Kristina Andersson Bicher translates Hanna Riisager

The triumph of venus

I.                       (Boucher)

The lines dissolve

the day rises
in a swirl towards the shell’s center
a dream
in mother-of-pearl and silk ribbon    ornament
is crime

It is a cone it is a stiff sea
that towers up with white geese
dry, cloudy
a plug

overexposed from the side in slanted
with love’s white
wedged between the thighs
– a third

carrying        Want
with a chisel
into the picture deeply
into the white, goose flesh hole
which arches around the want


when you, oh when you
swim with the doves

when you freeze all this
                          freezes in your body

II.                       (Gillette)

So beautiful
it is
beautiful in my mirror the tiles
the floor’s
black seams drain trap

drifts, vertigo
drifts of hair

drive it out
the pelvis’
walled spiral
in a
maelstrom of soapsuds
the memory
the head’s rounding
grooves          form follows function

with ironic and straw-scented

is it really the clean lines
I seek
to carve reality
are really

shaved clean, pain

I’m on my knees  I stand atop
the sun     secreting
                        repeating a slogan
(gesture) out of memory

the best you can get
That is the best a man can get

III.                       (Hild)

Under the water
is an enormous pressure.
I’m not looking for a kernel.
There are no pearls here: nothing.
The body and its reward systems,
a void that’s flesh.
A sinew that wraps itself around

A massive internal pressure.

You are born out of this, your clarity,
your apparition, your criminal
beauty, spinal, elongated.
An illegal infatuation
this ascetic amor ornamenti

                       where does it come from?

The underground river’s wild
deep darkness. Upended white,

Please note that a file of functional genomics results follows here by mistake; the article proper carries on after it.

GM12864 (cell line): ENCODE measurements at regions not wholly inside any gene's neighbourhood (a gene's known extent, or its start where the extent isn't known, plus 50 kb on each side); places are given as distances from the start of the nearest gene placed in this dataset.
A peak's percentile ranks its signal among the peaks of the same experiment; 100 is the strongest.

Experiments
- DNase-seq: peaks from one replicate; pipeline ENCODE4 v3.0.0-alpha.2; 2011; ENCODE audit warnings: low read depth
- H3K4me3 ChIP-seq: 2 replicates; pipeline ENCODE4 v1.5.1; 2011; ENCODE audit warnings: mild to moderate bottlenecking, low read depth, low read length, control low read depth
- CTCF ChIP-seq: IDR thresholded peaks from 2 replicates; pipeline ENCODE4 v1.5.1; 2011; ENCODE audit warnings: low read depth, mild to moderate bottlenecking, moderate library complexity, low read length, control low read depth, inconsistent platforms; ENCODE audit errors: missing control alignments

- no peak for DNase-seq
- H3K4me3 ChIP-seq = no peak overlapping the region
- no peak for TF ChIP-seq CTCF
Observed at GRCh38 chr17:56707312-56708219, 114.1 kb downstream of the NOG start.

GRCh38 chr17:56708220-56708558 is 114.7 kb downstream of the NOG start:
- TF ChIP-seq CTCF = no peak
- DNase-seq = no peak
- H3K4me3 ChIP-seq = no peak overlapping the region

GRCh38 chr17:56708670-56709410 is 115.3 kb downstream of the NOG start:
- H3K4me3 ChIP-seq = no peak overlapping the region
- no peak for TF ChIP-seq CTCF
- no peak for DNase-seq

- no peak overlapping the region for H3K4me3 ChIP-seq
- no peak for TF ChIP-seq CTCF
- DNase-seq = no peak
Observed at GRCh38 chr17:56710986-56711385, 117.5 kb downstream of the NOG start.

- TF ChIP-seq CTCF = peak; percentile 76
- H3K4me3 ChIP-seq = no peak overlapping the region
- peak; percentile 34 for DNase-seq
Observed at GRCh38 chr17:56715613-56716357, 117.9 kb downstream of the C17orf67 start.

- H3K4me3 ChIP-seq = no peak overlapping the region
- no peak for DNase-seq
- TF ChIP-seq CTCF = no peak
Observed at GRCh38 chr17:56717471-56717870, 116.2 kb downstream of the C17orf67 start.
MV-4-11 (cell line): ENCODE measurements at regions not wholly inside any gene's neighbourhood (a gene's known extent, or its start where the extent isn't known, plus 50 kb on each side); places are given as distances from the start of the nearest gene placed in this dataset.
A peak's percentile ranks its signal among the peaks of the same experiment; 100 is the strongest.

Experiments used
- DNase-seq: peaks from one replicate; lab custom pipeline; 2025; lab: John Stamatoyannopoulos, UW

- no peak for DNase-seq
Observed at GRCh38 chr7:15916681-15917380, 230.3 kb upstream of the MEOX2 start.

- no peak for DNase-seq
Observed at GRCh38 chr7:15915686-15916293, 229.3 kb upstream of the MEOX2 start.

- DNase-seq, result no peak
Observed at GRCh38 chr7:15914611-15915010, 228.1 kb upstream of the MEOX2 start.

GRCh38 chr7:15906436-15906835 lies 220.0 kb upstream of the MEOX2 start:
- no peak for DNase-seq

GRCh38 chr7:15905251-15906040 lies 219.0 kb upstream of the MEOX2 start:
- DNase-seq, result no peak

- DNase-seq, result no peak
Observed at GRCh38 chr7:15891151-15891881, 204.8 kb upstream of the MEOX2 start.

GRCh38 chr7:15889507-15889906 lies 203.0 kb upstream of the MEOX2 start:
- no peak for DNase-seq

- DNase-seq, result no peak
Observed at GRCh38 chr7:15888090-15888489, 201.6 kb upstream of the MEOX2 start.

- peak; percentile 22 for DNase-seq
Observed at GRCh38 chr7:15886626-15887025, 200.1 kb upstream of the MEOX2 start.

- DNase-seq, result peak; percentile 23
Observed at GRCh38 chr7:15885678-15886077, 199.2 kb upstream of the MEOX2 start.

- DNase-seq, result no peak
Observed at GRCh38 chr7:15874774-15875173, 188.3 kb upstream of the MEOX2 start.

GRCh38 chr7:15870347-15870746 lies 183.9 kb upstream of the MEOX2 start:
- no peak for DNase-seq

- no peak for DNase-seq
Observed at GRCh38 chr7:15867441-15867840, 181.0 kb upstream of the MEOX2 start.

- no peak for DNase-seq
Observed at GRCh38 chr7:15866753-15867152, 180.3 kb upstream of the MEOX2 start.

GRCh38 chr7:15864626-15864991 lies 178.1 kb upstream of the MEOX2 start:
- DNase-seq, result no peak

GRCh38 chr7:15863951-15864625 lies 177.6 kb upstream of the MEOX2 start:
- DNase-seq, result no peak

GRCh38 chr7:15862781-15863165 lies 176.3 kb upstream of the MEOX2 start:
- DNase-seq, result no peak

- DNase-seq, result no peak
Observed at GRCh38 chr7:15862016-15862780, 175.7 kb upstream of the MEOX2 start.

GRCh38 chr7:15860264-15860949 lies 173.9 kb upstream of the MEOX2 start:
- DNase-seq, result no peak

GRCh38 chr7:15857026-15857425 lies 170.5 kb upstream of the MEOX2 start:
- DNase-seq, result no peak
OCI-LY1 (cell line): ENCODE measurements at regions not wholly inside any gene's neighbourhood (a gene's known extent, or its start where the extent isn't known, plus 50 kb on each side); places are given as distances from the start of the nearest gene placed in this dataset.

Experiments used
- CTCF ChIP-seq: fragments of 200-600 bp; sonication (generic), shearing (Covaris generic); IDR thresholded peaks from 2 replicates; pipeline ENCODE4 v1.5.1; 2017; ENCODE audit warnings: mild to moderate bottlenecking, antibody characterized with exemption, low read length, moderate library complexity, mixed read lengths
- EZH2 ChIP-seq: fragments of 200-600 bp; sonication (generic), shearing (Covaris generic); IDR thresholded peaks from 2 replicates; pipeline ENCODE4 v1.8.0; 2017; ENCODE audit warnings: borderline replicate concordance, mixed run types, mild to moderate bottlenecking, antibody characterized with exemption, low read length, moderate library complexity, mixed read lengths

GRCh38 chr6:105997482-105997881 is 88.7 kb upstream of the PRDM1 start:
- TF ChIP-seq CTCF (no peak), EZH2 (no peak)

colossal, down to the bone
which blows itself around in a macabre dance.
The shell’s sandblasted surface, inside me,
the flesh’s compliance. The obstruction in me
is love (a battle)

remnants, ashes, tiny tiny shells


      I.              Hanna

You are only sound. Your voice
is beautiful and fills me with its darkness.
You open your mouth to call out for me,
and all the stars jingle in an electric space.

You dress up as an angel,
thunder your steps of grace at the marble sky
like an echo inside my tender skull.
I dress up as a tear. Quiver.

Then the angel takes out a large knife
and pokes my hairless crown.
Pokes a hole, this big.

A this-big naked cry
that gapes and swallows its own voice.
Gurgles and vomits silence, tears.

      II.              Han (He)

Halves me. Disappears into my face.

            A severe obsession:
I must go back to that place,
            the memorial park.
I must lay down in the odorless         
            municipal grass
and let the weight of the thundersky press me against
            the earth.

na-na-na-na, na-na-na-na, na-na-na-na na…

Do I wake up undressed in your bed?
            Do I not recognize myself?
            Do I not recognize you?

I lose myself in stupid narcissistic plunges into the mirror.
You smile at me with a fake-tan ambiguity.

In the park’s leaf-tunnel, leaf-forgetfulness
                         I hold up my name like a lamp
against the distance. Your face blazes with a white sheen,
                         broken profile. Scent of jasmine, drizzle.

      III.              You

You know one slash is enough for me to cut you in half.
It’s so dark
in the morning, it never gets light.
I dream of gunmen every night.
Mute men with weapons, masked as me.
I shoot a hole in your stomach, this big.